Golf Course Management

NOV 2014

Golf Course Management magazine is dedicated to advancing the golf course superintendent profession and helping GCSAA members achieve career success.

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Page 20 of 112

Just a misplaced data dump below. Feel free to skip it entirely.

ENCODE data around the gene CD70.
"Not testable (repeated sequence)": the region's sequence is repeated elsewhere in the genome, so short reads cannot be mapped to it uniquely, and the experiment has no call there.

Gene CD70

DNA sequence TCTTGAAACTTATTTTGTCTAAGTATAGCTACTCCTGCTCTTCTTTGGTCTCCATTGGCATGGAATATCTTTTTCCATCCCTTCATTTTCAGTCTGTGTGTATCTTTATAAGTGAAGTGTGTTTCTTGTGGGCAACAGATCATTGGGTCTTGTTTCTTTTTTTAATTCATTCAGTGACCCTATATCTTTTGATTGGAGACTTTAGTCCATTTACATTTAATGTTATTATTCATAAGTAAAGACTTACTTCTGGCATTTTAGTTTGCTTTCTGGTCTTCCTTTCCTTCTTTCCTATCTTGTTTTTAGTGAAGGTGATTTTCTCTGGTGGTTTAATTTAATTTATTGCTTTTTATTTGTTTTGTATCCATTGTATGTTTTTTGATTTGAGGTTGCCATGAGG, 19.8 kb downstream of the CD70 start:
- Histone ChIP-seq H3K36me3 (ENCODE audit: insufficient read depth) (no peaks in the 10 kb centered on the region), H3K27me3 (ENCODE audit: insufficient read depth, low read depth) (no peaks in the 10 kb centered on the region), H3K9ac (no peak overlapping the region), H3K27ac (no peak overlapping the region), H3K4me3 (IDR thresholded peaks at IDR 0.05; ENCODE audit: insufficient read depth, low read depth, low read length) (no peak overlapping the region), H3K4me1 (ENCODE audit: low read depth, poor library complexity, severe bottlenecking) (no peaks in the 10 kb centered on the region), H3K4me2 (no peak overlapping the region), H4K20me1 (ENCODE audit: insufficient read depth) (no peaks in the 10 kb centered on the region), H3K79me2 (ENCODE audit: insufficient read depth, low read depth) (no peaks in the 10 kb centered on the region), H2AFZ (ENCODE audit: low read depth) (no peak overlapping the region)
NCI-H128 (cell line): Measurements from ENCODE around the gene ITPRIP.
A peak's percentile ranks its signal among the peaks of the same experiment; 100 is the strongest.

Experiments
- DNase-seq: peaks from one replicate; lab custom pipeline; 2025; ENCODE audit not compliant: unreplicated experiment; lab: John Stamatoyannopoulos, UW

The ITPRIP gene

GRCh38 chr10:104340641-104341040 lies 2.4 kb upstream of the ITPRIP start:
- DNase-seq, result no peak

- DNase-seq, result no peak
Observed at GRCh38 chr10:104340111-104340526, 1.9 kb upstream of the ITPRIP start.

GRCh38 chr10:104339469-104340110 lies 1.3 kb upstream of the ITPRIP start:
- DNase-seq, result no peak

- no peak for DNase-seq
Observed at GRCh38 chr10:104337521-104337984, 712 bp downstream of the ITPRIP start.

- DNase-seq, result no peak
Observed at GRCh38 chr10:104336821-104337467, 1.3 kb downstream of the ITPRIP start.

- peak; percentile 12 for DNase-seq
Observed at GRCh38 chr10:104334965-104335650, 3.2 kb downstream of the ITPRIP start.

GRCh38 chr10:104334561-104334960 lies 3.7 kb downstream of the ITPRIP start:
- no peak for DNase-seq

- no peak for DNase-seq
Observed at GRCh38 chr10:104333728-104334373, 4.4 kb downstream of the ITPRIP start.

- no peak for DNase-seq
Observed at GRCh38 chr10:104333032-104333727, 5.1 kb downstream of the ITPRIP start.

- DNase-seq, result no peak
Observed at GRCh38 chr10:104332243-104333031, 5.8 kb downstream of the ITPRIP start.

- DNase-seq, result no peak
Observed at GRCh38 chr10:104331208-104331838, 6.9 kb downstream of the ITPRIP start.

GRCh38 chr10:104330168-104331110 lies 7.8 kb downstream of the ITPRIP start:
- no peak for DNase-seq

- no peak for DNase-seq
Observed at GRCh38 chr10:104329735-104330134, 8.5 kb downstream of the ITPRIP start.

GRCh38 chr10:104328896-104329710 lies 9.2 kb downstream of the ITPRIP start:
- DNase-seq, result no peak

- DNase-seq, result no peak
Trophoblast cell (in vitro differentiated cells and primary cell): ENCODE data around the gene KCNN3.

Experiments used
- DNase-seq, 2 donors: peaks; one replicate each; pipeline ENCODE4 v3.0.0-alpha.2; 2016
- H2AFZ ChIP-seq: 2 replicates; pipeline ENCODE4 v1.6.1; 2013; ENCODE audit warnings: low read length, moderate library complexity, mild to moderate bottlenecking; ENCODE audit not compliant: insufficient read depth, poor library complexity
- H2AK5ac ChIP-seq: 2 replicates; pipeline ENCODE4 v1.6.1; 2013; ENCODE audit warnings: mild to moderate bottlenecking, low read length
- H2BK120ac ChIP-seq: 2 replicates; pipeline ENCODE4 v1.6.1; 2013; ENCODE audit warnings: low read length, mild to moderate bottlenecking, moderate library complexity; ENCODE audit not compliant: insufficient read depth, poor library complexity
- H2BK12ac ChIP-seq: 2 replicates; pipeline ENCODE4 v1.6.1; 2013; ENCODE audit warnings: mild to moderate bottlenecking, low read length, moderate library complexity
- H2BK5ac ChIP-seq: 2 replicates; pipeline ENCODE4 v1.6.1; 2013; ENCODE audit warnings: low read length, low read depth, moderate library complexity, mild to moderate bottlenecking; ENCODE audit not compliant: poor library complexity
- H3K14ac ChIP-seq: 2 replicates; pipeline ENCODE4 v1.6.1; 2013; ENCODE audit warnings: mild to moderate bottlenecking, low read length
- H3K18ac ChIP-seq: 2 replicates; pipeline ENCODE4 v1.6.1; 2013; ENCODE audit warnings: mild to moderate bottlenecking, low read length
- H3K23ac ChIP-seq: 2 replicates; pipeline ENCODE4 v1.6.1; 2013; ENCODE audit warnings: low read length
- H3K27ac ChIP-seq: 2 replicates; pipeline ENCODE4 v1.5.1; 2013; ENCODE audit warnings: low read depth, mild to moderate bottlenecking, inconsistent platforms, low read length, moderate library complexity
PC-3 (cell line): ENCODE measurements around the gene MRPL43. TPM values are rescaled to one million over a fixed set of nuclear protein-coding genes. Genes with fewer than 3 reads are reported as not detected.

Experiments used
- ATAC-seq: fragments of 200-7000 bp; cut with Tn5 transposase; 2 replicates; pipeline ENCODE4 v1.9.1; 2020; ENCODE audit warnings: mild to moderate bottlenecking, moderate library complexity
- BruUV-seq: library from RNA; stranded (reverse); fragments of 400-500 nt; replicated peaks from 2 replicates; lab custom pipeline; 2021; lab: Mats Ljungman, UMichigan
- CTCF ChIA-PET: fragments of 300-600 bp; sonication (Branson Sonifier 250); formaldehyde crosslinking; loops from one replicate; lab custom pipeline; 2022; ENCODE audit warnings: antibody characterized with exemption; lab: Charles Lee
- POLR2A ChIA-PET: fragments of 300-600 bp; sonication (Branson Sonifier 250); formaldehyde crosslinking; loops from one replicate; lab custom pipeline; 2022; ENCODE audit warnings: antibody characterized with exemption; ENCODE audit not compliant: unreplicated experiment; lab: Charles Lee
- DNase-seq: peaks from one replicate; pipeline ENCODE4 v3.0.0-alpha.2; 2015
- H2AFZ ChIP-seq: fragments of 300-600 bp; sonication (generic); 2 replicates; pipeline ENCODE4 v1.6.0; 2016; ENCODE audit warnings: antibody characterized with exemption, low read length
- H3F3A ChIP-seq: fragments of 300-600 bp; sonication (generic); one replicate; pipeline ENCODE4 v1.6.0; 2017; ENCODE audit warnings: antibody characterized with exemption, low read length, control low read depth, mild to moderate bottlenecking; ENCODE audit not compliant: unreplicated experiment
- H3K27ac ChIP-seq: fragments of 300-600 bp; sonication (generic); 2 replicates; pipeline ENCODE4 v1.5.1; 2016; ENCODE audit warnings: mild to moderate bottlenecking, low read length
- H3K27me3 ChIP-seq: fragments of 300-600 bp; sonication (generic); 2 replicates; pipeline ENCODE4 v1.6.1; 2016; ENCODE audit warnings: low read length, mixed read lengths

16 GOLF COURSE MANAGEMENT 11.14 Few industries have traveled a rockier road over the past two decades than the business of publishing. Thanks primarily to a little societal de - velopment called the Internet, publishing has been in a near constant state of upheaval al - most since the day I frst entered the business in the early 1990s. Sharp declines in reader - ship and sharp increases in skeptical advertis- ers became daily puzzles for professionals like myself to solve. During these troubled times, the industry's prime medium — the printed page — was squarely in the crosshairs of doomsayers des - perate to write publishing's obituary. Cries of "print is dead" have been loud and constant. They've also been largely wrong. There's no doubt that the business has changed and changed signifcantly in the last 15-20 years. But predictions that print newspapers and magazines, the cornerstone for the distribu - tion of news and information for centuries, would simply cease to exist in the face of challenges from websites, mobile phones and tablet computing were just plain wrong. The fact that you're likely reading these words in the print version of GCM is prime evidence of that fact. I was reminded of publishing's trials, trib - ulations and dire predictions while our staff worked on the cover story for this issue of GCM, Howard Richman's in-depth exami - nation of the state of turfgrass education in the United States (see "Defending their turf," Page 42). This month's work is a follow-up of sorts to a story we published in November 2009, and was prompted in part by the recent news that the well-regarded golf and turf pro - gram at Florida Gateway College (formerly Lake City Community College) would be transitioning to online only once the current crop of students on campus had completed their degrees. Knowing a whole host of respected super - intendents who had earned their formal de- grees from Florida Gateway/Lake City, the news caught me off guard. If interest among students in these degrees at programs such as Florida Gateway was waning to the point where drastic options were the only options left, what did that mean for turfgrass educa- tion overall? Was it, too, dying? Thankfully, our investigation discovered those fears are unfounded. Through extensive interviews and an informal survey of advis - ers in golf and turfgrass programs at schools all over the country, we found that there are plenty of similarities between the state of turfgrass education and the business of publishing. Like print, turf schools are defnitely not dead or dying, but they are sig- nifcantly different. Far fewer students are entering golf course operations or turfgrass programs than they did as recently as a decade ago. The curriculum they encounter while in school is signifcantly different, with a marked increase in business and communications requirements. And the expectations those students carry into the job market after graduation are different, with most prepared to spend far more time in roles other than that of head golf course superinten - dent than was the case just 10-15 years ago. Should any of this be all that surprising? Probably not. The industry as a whole has transformed signifcantly over this same period of time, so it stands to reason that educational institutions that train students for that industry would experience similar changes. And for the most part, I view that change as a positive. Those in publishing who have dared to innovate and have welcomed change have been the ones who have succeeded, who have found new paths to connecting with readers. They are the ones who have found the light at the end of the tunnel and are solidly positioned for the future. The same can be said about turfgrass edu - cation, in particular, and the golf course man- agement industry, in general. Acknowledging that things aren't the way they've always been is the frst step toward remaining relevant, and I was encouraged that so many involved in turfgrass education are embracing this new reality. It's a great lesson for the students under their guidance, and defnitely a sign of better things to come. Scott Hollister is GCM 's editor-in-chief. Embracing the inevitability of change During these troubled times, the industry's prime medium — the printed page — was squarely in the crosshairs of doomsayers desperate to write publishing's obituary. (inside gcm) Scott Hollister twitter: @GCM_Magazine

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